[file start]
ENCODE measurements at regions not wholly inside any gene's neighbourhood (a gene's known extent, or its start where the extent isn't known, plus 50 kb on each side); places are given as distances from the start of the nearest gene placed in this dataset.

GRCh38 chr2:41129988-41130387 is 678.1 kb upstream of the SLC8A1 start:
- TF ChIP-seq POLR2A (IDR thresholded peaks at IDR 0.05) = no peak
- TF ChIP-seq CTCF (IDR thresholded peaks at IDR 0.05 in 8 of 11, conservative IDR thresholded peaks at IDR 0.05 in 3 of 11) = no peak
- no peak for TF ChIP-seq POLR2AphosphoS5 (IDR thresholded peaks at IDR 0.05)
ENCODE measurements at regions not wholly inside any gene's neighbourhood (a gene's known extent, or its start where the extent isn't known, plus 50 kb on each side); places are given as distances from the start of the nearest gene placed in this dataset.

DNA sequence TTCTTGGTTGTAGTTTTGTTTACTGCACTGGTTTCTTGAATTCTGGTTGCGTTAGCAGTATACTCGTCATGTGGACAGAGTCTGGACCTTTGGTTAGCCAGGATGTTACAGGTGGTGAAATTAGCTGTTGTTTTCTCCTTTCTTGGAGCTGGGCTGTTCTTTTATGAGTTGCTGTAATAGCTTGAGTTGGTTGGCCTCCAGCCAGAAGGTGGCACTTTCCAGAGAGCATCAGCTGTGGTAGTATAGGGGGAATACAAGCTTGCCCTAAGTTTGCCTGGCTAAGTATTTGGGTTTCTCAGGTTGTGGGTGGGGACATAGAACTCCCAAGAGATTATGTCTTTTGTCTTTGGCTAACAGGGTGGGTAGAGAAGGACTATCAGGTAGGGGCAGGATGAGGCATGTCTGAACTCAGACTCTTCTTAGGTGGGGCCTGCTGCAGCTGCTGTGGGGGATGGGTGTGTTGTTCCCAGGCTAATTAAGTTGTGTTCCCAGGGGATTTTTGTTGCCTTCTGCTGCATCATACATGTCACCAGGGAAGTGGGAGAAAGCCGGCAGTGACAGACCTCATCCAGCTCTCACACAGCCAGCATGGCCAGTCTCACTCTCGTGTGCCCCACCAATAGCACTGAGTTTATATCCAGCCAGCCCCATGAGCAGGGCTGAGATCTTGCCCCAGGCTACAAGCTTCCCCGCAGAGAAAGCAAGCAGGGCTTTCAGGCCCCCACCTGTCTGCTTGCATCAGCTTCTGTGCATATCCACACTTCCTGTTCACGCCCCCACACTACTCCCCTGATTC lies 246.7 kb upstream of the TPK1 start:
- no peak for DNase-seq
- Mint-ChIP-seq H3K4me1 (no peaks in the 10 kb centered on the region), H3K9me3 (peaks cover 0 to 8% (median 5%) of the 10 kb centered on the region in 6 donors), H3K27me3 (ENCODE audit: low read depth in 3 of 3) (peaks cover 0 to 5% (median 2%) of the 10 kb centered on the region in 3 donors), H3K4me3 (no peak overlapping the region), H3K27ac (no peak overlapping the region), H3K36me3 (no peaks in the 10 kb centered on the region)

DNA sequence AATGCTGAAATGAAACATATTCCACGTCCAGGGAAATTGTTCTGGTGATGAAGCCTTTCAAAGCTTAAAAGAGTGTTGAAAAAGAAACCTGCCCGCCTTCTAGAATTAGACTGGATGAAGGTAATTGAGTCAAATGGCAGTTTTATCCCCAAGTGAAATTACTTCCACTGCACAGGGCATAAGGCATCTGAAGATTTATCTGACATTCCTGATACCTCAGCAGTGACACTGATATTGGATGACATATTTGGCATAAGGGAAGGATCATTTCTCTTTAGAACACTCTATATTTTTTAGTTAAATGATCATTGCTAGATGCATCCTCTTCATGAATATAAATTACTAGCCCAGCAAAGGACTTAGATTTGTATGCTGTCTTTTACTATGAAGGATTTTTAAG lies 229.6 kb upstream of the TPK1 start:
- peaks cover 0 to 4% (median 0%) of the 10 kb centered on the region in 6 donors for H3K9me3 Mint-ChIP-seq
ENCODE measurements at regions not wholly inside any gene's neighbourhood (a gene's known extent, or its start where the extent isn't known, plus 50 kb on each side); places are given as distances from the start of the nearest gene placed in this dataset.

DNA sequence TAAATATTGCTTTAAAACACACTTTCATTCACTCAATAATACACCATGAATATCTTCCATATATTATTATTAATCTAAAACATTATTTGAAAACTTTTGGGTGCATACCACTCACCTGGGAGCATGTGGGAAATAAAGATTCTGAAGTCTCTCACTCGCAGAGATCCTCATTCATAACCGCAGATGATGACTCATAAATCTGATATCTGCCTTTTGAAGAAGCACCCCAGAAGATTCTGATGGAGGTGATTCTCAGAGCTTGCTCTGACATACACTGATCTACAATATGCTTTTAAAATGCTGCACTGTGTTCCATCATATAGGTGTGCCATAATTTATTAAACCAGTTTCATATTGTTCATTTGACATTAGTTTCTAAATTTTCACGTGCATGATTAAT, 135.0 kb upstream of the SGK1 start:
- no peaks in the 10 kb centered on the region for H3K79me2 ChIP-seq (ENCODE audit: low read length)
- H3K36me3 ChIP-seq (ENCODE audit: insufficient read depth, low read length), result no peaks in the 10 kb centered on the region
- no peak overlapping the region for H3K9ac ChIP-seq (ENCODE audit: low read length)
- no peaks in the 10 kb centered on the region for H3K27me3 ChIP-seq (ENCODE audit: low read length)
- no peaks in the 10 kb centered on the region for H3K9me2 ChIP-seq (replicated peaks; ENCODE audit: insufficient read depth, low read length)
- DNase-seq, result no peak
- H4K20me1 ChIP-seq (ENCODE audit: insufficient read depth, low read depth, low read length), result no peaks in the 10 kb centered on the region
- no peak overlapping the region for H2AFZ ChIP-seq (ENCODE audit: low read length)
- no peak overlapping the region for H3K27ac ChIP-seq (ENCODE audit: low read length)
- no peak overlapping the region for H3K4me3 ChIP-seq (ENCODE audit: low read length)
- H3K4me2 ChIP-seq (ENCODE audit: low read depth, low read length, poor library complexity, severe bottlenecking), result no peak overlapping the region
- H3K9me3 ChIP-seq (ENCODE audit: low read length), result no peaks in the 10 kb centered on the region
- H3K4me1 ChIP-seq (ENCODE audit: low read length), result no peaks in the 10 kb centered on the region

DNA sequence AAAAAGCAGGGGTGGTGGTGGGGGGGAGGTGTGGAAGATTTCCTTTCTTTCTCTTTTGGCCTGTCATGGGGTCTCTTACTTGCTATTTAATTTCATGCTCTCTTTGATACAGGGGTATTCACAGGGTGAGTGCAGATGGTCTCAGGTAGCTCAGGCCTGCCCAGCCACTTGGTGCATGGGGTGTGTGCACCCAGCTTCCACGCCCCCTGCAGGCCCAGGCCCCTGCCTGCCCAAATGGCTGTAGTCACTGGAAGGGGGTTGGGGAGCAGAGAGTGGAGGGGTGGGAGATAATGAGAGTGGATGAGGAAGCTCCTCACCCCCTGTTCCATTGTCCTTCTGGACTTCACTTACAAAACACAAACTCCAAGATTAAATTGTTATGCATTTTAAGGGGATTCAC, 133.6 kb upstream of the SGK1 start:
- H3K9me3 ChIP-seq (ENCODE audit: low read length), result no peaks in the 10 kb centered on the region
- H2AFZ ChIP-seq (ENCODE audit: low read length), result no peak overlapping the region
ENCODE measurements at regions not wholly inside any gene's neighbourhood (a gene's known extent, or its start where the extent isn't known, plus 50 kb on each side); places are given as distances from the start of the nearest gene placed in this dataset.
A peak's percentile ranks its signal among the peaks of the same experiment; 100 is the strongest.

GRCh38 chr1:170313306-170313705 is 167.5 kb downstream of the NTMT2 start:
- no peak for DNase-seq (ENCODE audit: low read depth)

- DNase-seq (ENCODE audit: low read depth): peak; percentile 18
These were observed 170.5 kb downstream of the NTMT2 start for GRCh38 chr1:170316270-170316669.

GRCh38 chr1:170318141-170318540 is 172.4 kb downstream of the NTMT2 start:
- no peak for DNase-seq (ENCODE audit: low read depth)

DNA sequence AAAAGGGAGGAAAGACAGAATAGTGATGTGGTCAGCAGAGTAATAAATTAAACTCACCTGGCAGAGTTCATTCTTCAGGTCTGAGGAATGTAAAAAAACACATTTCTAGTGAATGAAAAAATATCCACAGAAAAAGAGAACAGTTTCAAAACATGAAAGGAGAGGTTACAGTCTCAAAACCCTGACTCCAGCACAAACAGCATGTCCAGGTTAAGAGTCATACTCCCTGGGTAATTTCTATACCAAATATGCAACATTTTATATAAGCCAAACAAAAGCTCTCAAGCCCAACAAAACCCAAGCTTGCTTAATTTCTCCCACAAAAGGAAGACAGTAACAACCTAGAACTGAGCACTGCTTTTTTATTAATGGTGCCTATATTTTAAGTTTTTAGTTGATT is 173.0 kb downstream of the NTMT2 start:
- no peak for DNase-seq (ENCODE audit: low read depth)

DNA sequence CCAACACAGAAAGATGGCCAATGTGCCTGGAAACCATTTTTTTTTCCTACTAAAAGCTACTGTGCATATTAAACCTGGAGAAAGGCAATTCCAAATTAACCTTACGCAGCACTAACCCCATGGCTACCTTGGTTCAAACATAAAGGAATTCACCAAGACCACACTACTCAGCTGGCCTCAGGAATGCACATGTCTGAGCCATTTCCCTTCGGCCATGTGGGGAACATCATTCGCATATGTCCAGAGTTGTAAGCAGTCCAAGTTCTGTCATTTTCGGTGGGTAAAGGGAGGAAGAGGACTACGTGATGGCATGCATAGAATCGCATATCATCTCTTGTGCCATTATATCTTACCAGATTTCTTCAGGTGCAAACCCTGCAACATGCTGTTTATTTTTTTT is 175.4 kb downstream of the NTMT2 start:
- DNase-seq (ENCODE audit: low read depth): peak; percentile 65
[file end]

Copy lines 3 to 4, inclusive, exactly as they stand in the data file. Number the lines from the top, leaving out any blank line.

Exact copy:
- TF ChIP-seq POLR2A (IDR thresholded peaks at IDR 0.05) = no peak
- TF ChIP-seq CTCF (IDR thresholded peaks at IDR 0.05 in 8 of 11, conservative IDR thresholded peaks at IDR 0.05 in 3 of 11) = no peak